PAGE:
Source: KoolShooters/Pexels

Subjective Perceptions of Time

Research suggests that the extent of temporal discounting may be predicted by the way that individuals think about time. Human decision-makers rarely have objective, linear perceptions of time. For example, a two-year timeframe doesn’t always feel twice as long compared to a one-year timeframe.

Furthermore, people differ in the amount of psychological distance they perceive between the present day and certain future events. Some people feel a sense of continuity between their present and future selves. This typically means that they are closely connected to future outcomes and perceive them to be within close reach. Others, on the other hand, may perceive a large divide between their current and future selves, leading to a disconnectedness with the experience that lies ahead. As a result, even next month’s deadlines may appear to be years away.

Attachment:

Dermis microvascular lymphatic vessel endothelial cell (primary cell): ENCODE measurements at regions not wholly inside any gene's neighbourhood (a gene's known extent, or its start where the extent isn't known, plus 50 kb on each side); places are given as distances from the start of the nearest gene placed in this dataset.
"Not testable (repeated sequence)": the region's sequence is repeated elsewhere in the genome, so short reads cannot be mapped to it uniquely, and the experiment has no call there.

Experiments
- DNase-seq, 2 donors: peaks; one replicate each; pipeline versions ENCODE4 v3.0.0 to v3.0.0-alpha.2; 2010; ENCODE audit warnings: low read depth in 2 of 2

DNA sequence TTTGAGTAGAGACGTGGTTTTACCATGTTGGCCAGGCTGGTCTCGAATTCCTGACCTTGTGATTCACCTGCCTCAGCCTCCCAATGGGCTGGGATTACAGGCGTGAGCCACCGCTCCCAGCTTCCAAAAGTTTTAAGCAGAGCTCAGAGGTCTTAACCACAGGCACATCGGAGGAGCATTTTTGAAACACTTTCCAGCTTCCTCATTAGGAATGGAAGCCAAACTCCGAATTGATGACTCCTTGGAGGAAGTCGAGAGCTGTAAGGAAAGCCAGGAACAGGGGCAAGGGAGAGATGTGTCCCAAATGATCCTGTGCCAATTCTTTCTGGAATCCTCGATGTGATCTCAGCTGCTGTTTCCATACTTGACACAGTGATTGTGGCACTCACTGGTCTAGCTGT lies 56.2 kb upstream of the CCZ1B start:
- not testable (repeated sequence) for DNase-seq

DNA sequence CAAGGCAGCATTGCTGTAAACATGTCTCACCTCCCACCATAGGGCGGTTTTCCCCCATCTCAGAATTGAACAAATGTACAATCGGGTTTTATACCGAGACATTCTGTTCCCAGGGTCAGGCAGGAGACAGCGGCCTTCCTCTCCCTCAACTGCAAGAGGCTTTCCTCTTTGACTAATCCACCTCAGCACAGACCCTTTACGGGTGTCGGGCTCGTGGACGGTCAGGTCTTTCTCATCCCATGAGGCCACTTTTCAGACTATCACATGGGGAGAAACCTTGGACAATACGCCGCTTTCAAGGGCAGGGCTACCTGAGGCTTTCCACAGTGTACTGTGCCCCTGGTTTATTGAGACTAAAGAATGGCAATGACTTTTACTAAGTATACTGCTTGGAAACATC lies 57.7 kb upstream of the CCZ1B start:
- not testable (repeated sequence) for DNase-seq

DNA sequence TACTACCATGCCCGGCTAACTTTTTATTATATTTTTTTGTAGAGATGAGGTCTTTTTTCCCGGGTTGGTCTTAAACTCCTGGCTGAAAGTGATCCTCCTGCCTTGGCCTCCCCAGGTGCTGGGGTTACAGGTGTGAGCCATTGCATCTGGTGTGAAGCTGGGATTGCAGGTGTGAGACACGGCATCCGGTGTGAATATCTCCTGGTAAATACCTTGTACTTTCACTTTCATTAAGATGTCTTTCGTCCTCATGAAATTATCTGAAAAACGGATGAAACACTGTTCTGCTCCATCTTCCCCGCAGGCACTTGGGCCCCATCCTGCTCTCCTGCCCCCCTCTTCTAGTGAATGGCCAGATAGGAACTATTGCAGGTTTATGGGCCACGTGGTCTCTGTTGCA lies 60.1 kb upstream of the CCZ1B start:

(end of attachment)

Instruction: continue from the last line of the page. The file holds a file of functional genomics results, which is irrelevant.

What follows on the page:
Interestingly, perceptions of time can be influenced by a person’s age, with younger people often reporting that time appears to pass more slowly. Additionally, culture and native language may play a role, with research suggesting that native Mandarin speakers living in China conceptualise time differently compared to English speakers from the United States.

The Influence of Abstract Thinking

People’s perceptions of time are highly subjective, but how does this relate to preferences for rewards? A helpful explanation is offered by Trope and Liberman’s “construal-level theory,” which proposes that people form different mental representations of events or objects depending on the amount of psychological distance associated with them. Events or objects perceived to lie in the far-away future tend to be represented with abstract, high-level construals. In contrast, events or objects perceived to be just around the corner tend to be represented with detailed, low-level construals. Put more simply, when thinking about the future, human decision-makers focus on the bigger picture rather than on concrete details.

Abstraction is a natural process that helps to convey general meaning or importance about distant events while avoiding cluttering the mind with unnecessary detail. On the flip side, this makes future outcomes appear less tangible, therefore leading to the phenomenon of temporal discounting.